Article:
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Slide # 15
Ex. 5.1- Beam-Columns in Braced Frames
B1 
Cm
1.0

 1.073  1.0
P
3200
1 u 1
52851
Pe1
(OK )
Mux = (1.073)(240) = 257.5 kN.m
Step III: Compute moment capacity
Since Lb = 3.6 m
Lp < Lb< Lr
b M n  739 kN.m
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Slide # 16
Ex. 5.1- Beam-Columns in Braced
Frames
Step IV: Check combined effect
M uy
Pu
8  M ux



c Pn 9  b M nx b M ny
 3200 8  257.5


 
 0   0.972  1.0
 4831 9  739


 Section is satisfactory
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Slide # 17
Ex. 5.2- Analysis of Beam-Column

Check the adequacy of an ASTM A992 W14x90 column
subjected to an axial force of 2200 kN and a second
order bending moment of 400 kN.m. The column is 4.2 m
long, is bending about the strong axis. Assume:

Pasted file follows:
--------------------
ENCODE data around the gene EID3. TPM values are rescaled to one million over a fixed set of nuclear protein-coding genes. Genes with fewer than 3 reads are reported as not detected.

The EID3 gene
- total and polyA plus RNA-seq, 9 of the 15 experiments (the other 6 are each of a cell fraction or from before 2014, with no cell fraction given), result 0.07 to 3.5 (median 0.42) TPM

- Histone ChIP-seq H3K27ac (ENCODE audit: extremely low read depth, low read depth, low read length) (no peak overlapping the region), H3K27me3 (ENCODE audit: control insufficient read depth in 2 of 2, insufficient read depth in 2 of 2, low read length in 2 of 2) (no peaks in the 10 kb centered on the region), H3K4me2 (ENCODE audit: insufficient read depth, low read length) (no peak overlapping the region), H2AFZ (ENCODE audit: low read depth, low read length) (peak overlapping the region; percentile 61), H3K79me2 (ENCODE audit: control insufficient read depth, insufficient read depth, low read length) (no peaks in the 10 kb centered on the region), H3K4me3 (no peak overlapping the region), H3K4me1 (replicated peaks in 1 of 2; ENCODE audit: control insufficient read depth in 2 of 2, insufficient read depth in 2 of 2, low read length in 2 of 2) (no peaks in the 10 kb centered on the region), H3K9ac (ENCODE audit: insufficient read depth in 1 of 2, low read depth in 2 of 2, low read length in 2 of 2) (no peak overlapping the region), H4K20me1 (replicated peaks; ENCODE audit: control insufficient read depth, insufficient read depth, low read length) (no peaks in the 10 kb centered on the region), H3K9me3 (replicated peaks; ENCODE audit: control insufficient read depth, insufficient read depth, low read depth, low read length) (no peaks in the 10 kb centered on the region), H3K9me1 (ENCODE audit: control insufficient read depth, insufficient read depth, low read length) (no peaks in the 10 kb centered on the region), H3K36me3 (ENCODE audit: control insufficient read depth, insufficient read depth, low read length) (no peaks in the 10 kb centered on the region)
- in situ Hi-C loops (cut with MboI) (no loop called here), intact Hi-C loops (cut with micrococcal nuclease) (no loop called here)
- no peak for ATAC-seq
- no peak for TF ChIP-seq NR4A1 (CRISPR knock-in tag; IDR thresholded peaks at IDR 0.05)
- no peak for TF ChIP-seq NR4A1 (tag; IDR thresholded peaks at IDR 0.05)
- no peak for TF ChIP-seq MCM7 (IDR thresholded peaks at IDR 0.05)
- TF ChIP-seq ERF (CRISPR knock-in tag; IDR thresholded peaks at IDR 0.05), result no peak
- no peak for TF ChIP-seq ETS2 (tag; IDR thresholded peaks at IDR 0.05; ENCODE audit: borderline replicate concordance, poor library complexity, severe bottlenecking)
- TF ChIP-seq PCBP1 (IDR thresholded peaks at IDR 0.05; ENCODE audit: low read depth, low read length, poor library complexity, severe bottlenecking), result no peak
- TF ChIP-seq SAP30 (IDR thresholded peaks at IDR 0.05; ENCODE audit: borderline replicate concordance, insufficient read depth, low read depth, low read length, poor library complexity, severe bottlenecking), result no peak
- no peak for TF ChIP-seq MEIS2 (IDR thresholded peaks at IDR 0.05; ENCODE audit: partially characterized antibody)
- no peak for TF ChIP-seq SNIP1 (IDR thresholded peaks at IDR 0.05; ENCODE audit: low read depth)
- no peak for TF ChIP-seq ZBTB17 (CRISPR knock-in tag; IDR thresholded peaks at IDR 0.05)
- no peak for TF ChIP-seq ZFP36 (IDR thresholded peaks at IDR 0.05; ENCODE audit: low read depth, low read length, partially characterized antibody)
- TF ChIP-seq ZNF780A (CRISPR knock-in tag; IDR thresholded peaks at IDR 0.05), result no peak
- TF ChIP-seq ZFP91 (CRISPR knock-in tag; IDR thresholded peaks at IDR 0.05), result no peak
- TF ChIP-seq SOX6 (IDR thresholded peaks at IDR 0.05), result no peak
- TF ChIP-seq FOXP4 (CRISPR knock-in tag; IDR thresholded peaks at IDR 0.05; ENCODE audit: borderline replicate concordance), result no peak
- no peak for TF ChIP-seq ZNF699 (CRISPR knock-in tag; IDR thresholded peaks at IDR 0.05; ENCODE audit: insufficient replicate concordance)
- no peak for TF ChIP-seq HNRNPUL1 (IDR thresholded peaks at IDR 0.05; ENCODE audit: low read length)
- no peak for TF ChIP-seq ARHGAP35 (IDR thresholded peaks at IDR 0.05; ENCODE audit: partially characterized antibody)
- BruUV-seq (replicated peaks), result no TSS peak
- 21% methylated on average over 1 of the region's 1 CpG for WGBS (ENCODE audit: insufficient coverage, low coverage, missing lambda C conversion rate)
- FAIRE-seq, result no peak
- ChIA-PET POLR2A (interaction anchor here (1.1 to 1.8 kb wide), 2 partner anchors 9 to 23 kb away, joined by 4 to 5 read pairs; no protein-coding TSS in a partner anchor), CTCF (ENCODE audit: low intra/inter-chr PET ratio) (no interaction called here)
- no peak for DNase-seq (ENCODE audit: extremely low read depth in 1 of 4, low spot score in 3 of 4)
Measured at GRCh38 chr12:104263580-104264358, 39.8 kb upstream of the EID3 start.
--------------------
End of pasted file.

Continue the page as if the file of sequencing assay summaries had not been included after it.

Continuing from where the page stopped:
•
•
ky = 1.0
Lateral unbraced length of the compression flange is 4.2 m.
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Slide # 18
Ex. 5.2- Analysis of Beam-Column

Step I: Compute the capacities of the beam-column
cPn = 4577 kN
Mny = 380 kN.m

Mnx = 790 kN.m
Step II: Check combined effect
Pu
2200

 0.481 0.2
c Pn 4577
M uy
Pu
8  M ux



c Pn 9  b M nx b M ny
 2200 8  400 


 0  0.931 1.0
 4577 9  790 

OK
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Slide # 19
Design of Beam-Columns

Trial-and-error procedure
• Select trial section
• Check appropriate interaction formula.
• Repeat until section is satisfactory
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Slide # 20
Ex. 5.3 – Design-Beam Column

Select a W shape of A992 steel
for the beam-column of the
following figure. This member is
part of a braced frame and is
subjected to the service-load
axial force and bending moments
shown (the end shears are not
shown). Bending is about the
strong axis, and Kx = Ky = 1.0.
Lateral support is provided only at
the ends. Assume that B1 = 1.0.